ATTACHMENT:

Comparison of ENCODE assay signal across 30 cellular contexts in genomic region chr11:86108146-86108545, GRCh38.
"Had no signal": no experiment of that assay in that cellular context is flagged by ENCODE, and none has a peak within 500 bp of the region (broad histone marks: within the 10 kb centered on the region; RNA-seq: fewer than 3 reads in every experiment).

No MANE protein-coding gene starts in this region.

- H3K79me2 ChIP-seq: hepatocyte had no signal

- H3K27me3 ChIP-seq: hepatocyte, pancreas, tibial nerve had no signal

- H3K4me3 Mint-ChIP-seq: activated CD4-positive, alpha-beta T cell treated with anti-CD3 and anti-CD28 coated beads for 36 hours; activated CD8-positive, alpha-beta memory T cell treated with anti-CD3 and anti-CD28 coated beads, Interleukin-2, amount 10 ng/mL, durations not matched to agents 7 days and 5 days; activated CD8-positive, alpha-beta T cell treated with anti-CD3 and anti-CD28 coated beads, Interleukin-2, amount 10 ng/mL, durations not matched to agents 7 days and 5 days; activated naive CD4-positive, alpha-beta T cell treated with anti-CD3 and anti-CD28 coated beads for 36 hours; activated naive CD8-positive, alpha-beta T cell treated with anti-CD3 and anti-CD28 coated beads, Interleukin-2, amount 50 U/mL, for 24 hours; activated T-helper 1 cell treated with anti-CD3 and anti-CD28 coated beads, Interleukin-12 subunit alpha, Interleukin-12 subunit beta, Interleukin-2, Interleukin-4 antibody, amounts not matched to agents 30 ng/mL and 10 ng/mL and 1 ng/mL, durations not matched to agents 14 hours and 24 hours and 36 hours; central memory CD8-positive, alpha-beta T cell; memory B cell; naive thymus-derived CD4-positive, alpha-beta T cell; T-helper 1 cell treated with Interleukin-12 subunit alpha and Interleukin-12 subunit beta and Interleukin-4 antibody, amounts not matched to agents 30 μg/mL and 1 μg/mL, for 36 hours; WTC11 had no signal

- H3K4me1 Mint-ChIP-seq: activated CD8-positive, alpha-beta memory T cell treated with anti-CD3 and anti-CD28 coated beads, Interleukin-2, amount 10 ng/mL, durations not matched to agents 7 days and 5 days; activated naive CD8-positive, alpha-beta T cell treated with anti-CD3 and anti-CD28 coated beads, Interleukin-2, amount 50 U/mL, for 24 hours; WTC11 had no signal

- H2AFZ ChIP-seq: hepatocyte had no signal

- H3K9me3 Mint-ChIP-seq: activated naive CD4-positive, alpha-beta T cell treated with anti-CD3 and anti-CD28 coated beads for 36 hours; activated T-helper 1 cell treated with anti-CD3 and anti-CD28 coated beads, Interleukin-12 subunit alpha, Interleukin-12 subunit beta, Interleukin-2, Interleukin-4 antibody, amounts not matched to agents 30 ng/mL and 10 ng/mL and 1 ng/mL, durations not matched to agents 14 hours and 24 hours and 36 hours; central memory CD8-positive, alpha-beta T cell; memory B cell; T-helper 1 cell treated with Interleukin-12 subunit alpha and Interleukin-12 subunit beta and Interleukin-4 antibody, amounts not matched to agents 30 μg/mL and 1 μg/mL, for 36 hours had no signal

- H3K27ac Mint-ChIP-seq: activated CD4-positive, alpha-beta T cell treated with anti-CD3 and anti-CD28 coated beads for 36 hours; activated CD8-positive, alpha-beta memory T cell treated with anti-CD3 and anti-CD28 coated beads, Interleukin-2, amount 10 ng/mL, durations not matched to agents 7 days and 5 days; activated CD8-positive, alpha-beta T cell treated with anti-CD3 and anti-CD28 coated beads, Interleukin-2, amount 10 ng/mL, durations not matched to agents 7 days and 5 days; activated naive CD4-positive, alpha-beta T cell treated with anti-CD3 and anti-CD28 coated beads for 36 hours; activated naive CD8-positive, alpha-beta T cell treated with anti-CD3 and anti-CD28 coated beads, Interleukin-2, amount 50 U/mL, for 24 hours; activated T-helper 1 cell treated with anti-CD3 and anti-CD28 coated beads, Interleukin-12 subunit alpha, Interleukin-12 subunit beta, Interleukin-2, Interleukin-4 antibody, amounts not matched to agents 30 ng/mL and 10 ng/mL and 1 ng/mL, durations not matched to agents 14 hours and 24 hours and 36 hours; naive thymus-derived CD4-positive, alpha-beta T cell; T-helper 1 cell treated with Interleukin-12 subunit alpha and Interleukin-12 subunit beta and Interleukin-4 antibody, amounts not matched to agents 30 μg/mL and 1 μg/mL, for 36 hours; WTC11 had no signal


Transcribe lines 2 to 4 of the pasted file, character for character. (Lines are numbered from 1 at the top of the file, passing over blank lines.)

"Had no signal": no experiment of that assay in that cellular context is flagged by ENCODE, and none has a peak within 500 bp of the region (broad histone marks: within the 10 kb centered on the region; RNA-seq: fewer than 3 reads in every experiment).

No MANE protein-coding gene starts in this region.

- H3K79me2 ChIP-seq: hepatocyte had no signal